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BLOSS C.A. Heroines of the Crusades


Sir John Froissart's Chronicles of England, France, Spain and the Ajoining Countries from the latter part of the reign of Edward II to the coronation of Henry IV in 12 volumes 

Chronicles of Enguerrand De Monstrelet (Sir John Froissart's Chronicles continuation) in 13 volumes 

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Heroines of the Crusades
page 247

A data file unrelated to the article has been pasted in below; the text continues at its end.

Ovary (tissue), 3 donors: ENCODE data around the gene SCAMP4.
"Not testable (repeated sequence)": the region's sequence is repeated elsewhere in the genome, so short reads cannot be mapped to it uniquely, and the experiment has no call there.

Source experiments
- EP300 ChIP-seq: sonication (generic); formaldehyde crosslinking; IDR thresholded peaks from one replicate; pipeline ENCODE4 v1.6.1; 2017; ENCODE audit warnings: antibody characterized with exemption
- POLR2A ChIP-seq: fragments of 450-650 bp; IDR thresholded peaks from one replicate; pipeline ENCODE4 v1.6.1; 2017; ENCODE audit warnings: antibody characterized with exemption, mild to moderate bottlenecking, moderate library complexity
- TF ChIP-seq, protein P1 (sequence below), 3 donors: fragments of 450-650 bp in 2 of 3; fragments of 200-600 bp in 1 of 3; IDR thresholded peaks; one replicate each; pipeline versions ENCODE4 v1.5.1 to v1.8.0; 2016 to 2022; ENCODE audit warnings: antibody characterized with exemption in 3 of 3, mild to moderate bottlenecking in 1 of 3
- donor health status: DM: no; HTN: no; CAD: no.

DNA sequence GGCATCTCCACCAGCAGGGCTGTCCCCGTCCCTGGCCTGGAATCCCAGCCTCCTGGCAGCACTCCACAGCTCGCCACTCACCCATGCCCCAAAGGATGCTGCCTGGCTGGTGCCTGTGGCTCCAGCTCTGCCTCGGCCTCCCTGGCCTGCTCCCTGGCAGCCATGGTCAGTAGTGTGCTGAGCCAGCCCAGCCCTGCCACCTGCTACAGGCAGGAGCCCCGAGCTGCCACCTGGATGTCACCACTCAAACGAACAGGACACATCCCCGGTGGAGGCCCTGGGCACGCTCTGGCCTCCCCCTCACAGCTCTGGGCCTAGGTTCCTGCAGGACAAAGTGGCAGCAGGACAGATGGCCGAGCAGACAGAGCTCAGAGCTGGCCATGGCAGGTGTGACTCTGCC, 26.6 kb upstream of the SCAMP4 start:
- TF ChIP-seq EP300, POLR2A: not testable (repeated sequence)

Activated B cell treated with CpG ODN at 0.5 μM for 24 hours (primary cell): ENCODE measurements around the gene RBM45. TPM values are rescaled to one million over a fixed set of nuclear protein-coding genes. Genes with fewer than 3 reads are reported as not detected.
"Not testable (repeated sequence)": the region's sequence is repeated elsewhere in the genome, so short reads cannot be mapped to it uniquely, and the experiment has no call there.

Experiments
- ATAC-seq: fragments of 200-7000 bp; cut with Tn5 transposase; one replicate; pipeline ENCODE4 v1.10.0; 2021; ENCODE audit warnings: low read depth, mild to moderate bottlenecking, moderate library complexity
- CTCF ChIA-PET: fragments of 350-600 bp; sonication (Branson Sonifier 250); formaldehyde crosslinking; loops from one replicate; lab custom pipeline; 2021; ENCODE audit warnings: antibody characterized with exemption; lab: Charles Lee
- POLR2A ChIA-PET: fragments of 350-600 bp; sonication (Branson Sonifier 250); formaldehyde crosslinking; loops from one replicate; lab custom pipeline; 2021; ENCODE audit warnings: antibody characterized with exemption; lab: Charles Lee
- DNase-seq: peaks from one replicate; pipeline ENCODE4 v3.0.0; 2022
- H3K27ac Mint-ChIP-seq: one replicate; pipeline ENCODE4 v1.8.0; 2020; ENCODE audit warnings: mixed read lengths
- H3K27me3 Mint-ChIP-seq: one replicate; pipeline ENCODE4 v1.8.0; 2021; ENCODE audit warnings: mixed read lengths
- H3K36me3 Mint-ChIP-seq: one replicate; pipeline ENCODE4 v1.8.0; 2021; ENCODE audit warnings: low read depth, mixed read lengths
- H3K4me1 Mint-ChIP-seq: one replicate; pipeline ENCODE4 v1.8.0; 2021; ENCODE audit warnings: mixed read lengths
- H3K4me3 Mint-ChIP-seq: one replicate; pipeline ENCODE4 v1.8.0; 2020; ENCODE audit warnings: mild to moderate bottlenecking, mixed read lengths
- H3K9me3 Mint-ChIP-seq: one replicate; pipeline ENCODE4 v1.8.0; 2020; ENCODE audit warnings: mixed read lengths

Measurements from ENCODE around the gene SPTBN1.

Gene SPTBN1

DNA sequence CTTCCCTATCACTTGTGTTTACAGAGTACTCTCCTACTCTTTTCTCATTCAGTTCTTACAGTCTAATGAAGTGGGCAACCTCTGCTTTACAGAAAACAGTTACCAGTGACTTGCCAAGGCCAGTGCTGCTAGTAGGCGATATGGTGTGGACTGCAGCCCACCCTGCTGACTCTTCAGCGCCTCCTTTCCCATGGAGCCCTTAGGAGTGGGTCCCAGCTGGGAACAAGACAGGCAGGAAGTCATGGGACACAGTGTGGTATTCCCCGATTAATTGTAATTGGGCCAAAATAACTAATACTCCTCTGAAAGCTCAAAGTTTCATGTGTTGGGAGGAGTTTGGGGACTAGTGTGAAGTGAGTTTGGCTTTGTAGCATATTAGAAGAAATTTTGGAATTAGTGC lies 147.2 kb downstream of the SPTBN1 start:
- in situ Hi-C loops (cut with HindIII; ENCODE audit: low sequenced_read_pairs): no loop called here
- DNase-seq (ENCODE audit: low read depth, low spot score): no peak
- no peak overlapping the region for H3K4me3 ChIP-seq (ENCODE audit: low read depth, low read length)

day the whole army were permitted to press their lips upon the sacred wood. The troops had then orders to retire towards Jaffa, but civil rancor and fierce dissensions prevailed to such an ex-tent among the forces, that but little discipline or order could be preserved. When they arrived before the place, they found it closely besieged by the Saracens, and on the point of surrender. The conflict which ensued was the most hotly contested of any that occurred during the Third Crusade. Eichard performed prodigies of valor. His bat-tle-axe gleamed everywhere in the van of the fight, opening for his followers bloody paths through the centre of the Turkish divisions. The gallant Fanuelle, plowing her way through the serried ranks, bore him proudly on, while the arrows and javelins of the Saracens, rattled idly upon his iron vest, till at length a fallen foe, pierced with a spear the breast of his favorite, and amid the exulting yells of the barbarians, horse and rider fell to the ground. In-stantly starting to his feet, he drew his sword, and con-tinued the combat undaunted as before. The generous Saphadin, who from a distance had watched the prowess of the valiant European, despatched a groom to his rescue with a splendid Arabian barb. Eemounting, Eichard con-tinued the contest till the going down of the sun, when darkness separated the combatants. Jaffa was rescued, and the joy of this signal victory in some measure compen-sated the English for their bitter disappointment in aban-doning Jerusalem. On reviewing his troops, Eichard saw from their diminished numbers the utter hopelessness of attempting any further conquest, and this sad conviction strengthened the 'motives which determined his return to Europe. His late success gave him the vantage-ground in soliciting an honorable peace with the Soldan, who, now that Eichard was preparing to depart, was better able to estimate candidly, and appreciate fairly the knightly qual-ities and heroic courage that had distinguished his career in the Holy Land. The Emperor Saladin and Eichard Plantagenet, each HEROINES OF THE CRUSADES.

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